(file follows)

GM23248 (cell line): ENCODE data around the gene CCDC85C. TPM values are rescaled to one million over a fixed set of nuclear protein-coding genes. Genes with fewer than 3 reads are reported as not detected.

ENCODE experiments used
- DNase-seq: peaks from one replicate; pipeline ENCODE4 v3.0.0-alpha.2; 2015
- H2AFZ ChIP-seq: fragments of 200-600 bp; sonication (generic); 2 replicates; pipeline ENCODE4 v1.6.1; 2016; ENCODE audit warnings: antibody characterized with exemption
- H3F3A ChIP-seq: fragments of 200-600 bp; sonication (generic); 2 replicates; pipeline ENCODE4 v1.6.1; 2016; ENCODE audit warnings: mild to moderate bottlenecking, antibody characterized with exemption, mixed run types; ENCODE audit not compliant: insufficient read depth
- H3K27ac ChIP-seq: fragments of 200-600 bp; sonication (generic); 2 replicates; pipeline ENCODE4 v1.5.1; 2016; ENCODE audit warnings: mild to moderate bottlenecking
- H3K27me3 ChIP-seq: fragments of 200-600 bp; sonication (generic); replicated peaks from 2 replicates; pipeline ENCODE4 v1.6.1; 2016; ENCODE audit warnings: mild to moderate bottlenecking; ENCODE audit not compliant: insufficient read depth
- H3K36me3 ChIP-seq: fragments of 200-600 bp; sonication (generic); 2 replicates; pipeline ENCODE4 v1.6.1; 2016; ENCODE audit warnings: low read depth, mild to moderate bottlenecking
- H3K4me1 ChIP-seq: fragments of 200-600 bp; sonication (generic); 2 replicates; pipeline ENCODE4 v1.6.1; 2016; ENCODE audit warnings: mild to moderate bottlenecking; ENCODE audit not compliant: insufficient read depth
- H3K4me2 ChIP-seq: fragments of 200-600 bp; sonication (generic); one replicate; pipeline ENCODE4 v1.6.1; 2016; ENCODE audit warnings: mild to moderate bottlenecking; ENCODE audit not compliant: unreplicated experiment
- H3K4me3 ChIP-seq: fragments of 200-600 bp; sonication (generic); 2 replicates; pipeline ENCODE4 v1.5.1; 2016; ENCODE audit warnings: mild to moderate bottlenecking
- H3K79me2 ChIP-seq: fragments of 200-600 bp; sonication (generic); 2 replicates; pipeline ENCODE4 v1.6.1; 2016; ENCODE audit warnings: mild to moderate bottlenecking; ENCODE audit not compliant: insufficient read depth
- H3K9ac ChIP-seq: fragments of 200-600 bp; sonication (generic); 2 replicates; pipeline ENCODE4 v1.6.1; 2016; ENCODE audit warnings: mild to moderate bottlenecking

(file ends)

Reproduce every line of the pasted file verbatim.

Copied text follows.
GM23248 (cell line): ENCODE data around the gene CCDC85C. TPM values are rescaled to one million over a fixed set of nuclear protein-coding genes. Genes with fewer than 3 reads are reported as not detected.

ENCODE experiments used
- DNase-seq: peaks from one replicate; pipeline ENCODE4 v3.0.0-alpha.2; 2015
- H2AFZ ChIP-seq: fragments of 200-600 bp; sonication (generic); 2 replicates; pipeline ENCODE4 v1.6.1; 2016; ENCODE audit warnings: antibody characterized with exemption
- H3F3A ChIP-seq: fragments of 200-600 bp; sonication (generic); 2 replicates; pipeline ENCODE4 v1.6.1; 2016; ENCODE audit warnings: mild to moderate bottlenecking, antibody characterized with exemption, mixed run types; ENCODE audit not compliant: insufficient read depth
- H3K27ac ChIP-seq: fragments of 200-600 bp; sonication (generic); 2 replicates; pipeline ENCODE4 v1.5.1; 2016; ENCODE audit warnings: mild to moderate bottlenecking
- H3K27me3 ChIP-seq: fragments of 200-600 bp; sonication (generic); replicated peaks from 2 replicates; pipeline ENCODE4 v1.6.1; 2016; ENCODE audit warnings: mild to moderate bottlenecking; ENCODE audit not compliant: insufficient read depth
- H3K36me3 ChIP-seq: fragments of 200-600 bp; sonication (generic); 2 replicates; pipeline ENCODE4 v1.6.1; 2016; ENCODE audit warnings: low read depth, mild to moderate bottlenecking
- H3K4me1 ChIP-seq: fragments of 200-600 bp; sonication (generic); 2 replicates; pipeline ENCODE4 v1.6.1; 2016; ENCODE audit warnings: mild to moderate bottlenecking; ENCODE audit not compliant: insufficient read depth
- H3K4me2 ChIP-seq: fragments of 200-600 bp; sonication (generic); one replicate; pipeline ENCODE4 v1.6.1; 2016; ENCODE audit warnings: mild to moderate bottlenecking; ENCODE audit not compliant: unreplicated experiment
- H3K4me3 ChIP-seq: fragments of 200-600 bp; sonication (generic); 2 replicates; pipeline ENCODE4 v1.5.1; 2016; ENCODE audit warnings: mild to moderate bottlenecking
- H3K79me2 ChIP-seq: fragments of 200-600 bp; sonication (generic); 2 replicates; pipeline ENCODE4 v1.6.1; 2016; ENCODE audit warnings: mild to moderate bottlenecking; ENCODE audit not compliant: insufficient read depth
- H3K9ac ChIP-seq: fragments of 200-600 bp; sonication (generic); 2 replicates; pipeline ENCODE4 v1.6.1; 2016; ENCODE audit warnings: mild to moderate bottlenecking